Last week I had the honor of attending the inaugural Women in Growth Stage Tech event in Chicago, and it was quite the experience. Designed to appeal to female founders of HR technology firms, the event drew nearly 50 attendees, including founders, investors, and practitioners. Sessions ran the gamut from how to work with investors to how to understand buyers, and many of the founders were asked to give their own short talks on lessons learned, competitive practices, etc.

Let me back up a bit and explain the significance of this event. According to TechCrunch‘s 2016 research, just 17% of startups have a female founder, and that hasn’t really changed since 2012, but it’s also worth noting that some of the companies represented last week were too new to even be on the radar for a firm like TechCrunch. Contrast that with what WIPP, Women impacting Public Policy, has to say: 

Despite these challenges, women have been tremendously successful in business. Between 1997 and 2015, the number of women-owned businesses grew by 74 percent—a rate that’s 1.5 times the national average, according to the State of Women-Owned Businesses Report by American Express. Women of color are starting businesses at three times the rate. Today, women-owned businesses generate more than $1.4 trillion in revenues and employ 8.4 million people.

While these various pieces of data point are interesting facts, what I saw last week was something very different. It made this conversation tangible for me instead of something abstract. The value, the camaraderie, and the resource sharing in the group of female founders was incredible to behold.

Investor Takeaways

InvestHER Ventures and Native Capital, two powerful investing firms, were present at the event. Representatives from each firm participated in a great session that outlined some key lessons for founders, including:

  • Founders need to be the first investor in the business.
  • For the investor pitch, enthusiasm is nice, but proof is going to matter.
  • Investors are great not just for the funding, but for the network. One of the investors was able to get a connection to Groupon because of the network of contacts that existed within the firm, enabling the business needing the connection to be more successful.
  • Investors are looking for proof and data, but they also size up the management/founder as part of their decision, which connects with one of our recent pieces on the topic.

The conversation also got very granular with the speakers offering advice on how to prepare a customer relationship management system and more, which was very valuable for the audience.

Additional notes below courtesy of InkFactory.

Learning from Investors at #WIGST17.  Image courtesy of InkFactory

Marketing, PR, and Research for Demand Generation

I had the opportunity to facilitate a panel between Jackie Camacho-Ruiz of JJR Marketing (a PR and marketing firm) and Linda Ginac, Founder of TalentGuard, to explore how to use marketing, PR, and research to find and attract prospects. It was an incredible conversation and honestly I would have loved to have an hour with each of them to fully explore the depths of the strategies they use.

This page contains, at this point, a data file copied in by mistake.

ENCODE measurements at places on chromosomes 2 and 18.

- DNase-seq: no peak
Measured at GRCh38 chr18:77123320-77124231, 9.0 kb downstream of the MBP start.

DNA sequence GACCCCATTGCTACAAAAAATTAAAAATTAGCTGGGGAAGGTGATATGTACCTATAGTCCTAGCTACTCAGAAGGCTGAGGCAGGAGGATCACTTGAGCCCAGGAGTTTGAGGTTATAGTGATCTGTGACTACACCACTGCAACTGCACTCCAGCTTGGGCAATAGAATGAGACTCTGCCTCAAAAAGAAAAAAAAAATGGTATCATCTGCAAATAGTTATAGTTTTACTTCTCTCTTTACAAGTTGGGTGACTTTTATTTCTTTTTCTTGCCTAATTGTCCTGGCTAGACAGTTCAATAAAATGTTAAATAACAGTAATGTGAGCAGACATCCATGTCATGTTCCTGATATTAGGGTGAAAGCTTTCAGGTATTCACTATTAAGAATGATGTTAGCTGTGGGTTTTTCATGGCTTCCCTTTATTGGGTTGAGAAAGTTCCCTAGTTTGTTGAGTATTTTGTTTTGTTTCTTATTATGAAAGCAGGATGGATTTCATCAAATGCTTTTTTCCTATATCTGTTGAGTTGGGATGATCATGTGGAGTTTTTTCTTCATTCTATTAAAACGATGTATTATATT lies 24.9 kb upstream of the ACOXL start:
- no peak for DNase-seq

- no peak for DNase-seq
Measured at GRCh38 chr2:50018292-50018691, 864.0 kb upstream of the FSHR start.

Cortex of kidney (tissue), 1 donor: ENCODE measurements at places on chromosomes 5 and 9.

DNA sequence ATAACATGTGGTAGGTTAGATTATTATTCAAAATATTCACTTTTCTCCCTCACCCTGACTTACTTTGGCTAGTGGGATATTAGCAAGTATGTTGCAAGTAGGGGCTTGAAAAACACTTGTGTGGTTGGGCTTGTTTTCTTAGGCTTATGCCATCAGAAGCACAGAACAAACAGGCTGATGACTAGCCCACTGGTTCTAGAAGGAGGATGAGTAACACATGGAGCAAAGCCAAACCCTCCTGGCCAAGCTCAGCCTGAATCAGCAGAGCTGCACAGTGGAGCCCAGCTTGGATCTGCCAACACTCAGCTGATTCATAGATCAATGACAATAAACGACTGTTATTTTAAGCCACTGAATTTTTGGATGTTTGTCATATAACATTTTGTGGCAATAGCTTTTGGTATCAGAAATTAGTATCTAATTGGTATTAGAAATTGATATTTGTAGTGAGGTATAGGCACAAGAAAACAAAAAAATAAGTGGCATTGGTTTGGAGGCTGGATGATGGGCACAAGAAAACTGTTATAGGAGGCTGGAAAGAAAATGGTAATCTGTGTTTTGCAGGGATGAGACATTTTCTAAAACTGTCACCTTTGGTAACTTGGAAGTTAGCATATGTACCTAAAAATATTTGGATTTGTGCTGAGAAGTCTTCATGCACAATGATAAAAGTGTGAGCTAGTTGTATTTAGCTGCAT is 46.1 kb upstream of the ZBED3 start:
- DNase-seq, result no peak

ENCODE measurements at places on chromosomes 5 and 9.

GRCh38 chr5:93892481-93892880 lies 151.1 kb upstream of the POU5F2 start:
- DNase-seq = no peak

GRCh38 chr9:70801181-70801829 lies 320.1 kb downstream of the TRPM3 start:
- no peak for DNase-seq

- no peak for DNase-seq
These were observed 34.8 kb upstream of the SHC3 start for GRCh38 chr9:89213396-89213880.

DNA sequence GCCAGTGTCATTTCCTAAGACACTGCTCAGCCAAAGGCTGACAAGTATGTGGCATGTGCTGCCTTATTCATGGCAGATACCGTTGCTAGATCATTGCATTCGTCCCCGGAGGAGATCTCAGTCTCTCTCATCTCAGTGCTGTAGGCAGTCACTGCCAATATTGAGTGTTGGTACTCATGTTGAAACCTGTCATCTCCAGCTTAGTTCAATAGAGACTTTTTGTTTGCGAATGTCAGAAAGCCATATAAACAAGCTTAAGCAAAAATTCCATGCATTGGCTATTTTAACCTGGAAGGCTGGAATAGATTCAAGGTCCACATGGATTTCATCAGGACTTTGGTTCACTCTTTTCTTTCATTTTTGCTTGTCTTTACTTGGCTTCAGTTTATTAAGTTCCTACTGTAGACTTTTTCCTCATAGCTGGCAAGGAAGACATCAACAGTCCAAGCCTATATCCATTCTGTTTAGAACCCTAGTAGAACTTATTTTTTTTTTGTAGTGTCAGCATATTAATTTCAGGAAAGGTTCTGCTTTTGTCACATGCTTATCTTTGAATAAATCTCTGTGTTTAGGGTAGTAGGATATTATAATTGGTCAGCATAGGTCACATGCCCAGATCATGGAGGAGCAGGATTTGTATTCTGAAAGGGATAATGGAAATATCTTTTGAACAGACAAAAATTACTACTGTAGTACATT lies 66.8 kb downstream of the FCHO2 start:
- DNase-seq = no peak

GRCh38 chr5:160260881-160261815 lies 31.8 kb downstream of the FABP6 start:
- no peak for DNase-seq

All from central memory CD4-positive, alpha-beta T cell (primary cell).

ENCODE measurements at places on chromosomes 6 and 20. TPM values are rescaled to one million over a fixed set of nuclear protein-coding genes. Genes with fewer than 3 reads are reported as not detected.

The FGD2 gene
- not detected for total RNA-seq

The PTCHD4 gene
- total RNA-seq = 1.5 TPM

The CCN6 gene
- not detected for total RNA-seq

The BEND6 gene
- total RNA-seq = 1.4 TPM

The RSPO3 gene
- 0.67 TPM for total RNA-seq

Linda talked about how a webinar-based strategy with key email campaign elements was highly successful for creating leads for the business. On the other hand, Jackie gave us some great tips on how to approach the press as an industry expert to get attention and traffic. Our third panelist was unable to make it for health reasons, so I very briefly touched on our approach at Lighthouse to using research to target and attract the right customer segments, but the majority of the conversation was focused on these two incredible ladies and the information they had to share.

Identifying and attracting the right audience. Image courtesy of InkFactory

Founder Stories

The entire event was pretty amazing, but one of the parts I and the rest of the attendees loved best was the Founder Learning Exchange. This portion of the event gave several of the founders a chance to step up to the plate and share some expertise with the crowd, whether around partnerships (Stacy Chapman of Swoop Talent), how to hire a sales leader (Maury Hanigan with Sparc), or how to engage with customers (Jen Grogono of uStudio). Personally I enjoyed hearing the stories, lessons learned, and the blunt honesty from these successful women.

Learning from multiple female founders in the HR Tech space. Image courtesy of InkFactory

Hearing from Practitioners

One other interesting part of the experience was the buyer panel. Lynn Miller, creator of the event, brought in key HR leaders from ADP, CDW, and IBM to talk with the audience about how they make HR technology decisions, what they look for in a vendor, and how to approach these types of firms. There were amazing pieces of advice, including this one from Chris Havrilla of ADP:

If the buyer hasn’t thought about something in advance, they will blame it on the vendor or the technology if an unforeseen problem crops up or something doesn’t work out. It’s on you as the vendor to try and help them uncover those things before they become issues. Partner with them to match up with their processes. Really try to make them as a buyer successful and it will be a long term relationship.

Key insights from the buyer panel at #WIGST17. Image courtesy of InkFactory


At the end of the day, the founder of the event made a bold statement. Her vision is to find or help grow 100 female-led HR tech firms with 100 customers each and an aggregated $1 billion in revenue by 2020. It’s an audacious goal, but also one that was met with applause by those in attendance. The plan is to continue with smaller, informal events as a way to maintain momentum and to continue bringing in practitioners, investors, and other female-led companies into the fold over time.